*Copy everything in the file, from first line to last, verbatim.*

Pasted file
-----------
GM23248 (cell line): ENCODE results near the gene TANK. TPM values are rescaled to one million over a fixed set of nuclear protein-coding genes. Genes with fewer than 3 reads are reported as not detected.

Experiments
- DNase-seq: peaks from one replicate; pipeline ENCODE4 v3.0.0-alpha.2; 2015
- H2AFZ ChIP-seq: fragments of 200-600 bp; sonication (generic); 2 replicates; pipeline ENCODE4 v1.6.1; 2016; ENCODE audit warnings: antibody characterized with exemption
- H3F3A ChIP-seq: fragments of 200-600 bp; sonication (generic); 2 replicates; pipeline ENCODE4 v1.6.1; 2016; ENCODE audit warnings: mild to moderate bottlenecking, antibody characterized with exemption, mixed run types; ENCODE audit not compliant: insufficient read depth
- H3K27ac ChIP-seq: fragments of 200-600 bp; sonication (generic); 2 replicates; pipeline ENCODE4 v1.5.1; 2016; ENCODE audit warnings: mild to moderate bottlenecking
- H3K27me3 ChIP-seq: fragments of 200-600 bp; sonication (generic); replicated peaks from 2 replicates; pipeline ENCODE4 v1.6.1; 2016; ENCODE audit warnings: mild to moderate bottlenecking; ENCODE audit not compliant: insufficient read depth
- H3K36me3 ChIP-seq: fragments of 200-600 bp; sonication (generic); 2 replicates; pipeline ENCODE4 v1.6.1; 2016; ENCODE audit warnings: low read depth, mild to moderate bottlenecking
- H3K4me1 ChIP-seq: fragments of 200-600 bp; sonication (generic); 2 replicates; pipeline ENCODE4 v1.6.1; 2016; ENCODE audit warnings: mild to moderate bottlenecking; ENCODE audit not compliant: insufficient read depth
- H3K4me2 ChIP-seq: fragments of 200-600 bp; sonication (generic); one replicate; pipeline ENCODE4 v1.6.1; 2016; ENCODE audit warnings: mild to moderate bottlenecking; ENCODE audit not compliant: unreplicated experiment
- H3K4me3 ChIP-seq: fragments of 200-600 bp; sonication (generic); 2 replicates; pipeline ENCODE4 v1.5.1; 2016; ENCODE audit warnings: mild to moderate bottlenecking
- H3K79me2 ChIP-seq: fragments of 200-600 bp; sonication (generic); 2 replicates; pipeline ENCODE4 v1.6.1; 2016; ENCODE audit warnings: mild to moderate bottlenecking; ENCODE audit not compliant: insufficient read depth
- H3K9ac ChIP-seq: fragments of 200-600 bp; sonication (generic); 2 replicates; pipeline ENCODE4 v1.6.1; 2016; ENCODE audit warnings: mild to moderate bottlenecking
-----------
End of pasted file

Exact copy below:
GM23248 (cell line): ENCODE results near the gene TANK. TPM values are rescaled to one million over a fixed set of nuclear protein-coding genes. Genes with fewer than 3 reads are reported as not detected.

Experiments
- DNase-seq: peaks from one replicate; pipeline ENCODE4 v3.0.0-alpha.2; 2015
- H2AFZ ChIP-seq: fragments of 200-600 bp; sonication (generic); 2 replicates; pipeline ENCODE4 v1.6.1; 2016; ENCODE audit warnings: antibody characterized with exemption
- H3F3A ChIP-seq: fragments of 200-600 bp; sonication (generic); 2 replicates; pipeline ENCODE4 v1.6.1; 2016; ENCODE audit warnings: mild to moderate bottlenecking, antibody characterized with exemption, mixed run types; ENCODE audit not compliant: insufficient read depth
- H3K27ac ChIP-seq: fragments of 200-600 bp; sonication (generic); 2 replicates; pipeline ENCODE4 v1.5.1; 2016; ENCODE audit warnings: mild to moderate bottlenecking
- H3K27me3 ChIP-seq: fragments of 200-600 bp; sonication (generic); replicated peaks from 2 replicates; pipeline ENCODE4 v1.6.1; 2016; ENCODE audit warnings: mild to moderate bottlenecking; ENCODE audit not compliant: insufficient read depth
- H3K36me3 ChIP-seq: fragments of 200-600 bp; sonication (generic); 2 replicates; pipeline ENCODE4 v1.6.1; 2016; ENCODE audit warnings: low read depth, mild to moderate bottlenecking
- H3K4me1 ChIP-seq: fragments of 200-600 bp; sonication (generic); 2 replicates; pipeline ENCODE4 v1.6.1; 2016; ENCODE audit warnings: mild to moderate bottlenecking; ENCODE audit not compliant: insufficient read depth
- H3K4me2 ChIP-seq: fragments of 200-600 bp; sonication (generic); one replicate; pipeline ENCODE4 v1.6.1; 2016; ENCODE audit warnings: mild to moderate bottlenecking; ENCODE audit not compliant: unreplicated experiment
- H3K4me3 ChIP-seq: fragments of 200-600 bp; sonication (generic); 2 replicates; pipeline ENCODE4 v1.5.1; 2016; ENCODE audit warnings: mild to moderate bottlenecking
- H3K79me2 ChIP-seq: fragments of 200-600 bp; sonication (generic); 2 replicates; pipeline ENCODE4 v1.6.1; 2016; ENCODE audit warnings: mild to moderate bottlenecking; ENCODE audit not compliant: insufficient read depth
- H3K9ac ChIP-seq: fragments of 200-600 bp; sonication (generic); 2 replicates; pipeline ENCODE4 v1.6.1; 2016; ENCODE audit warnings: mild to moderate bottlenecking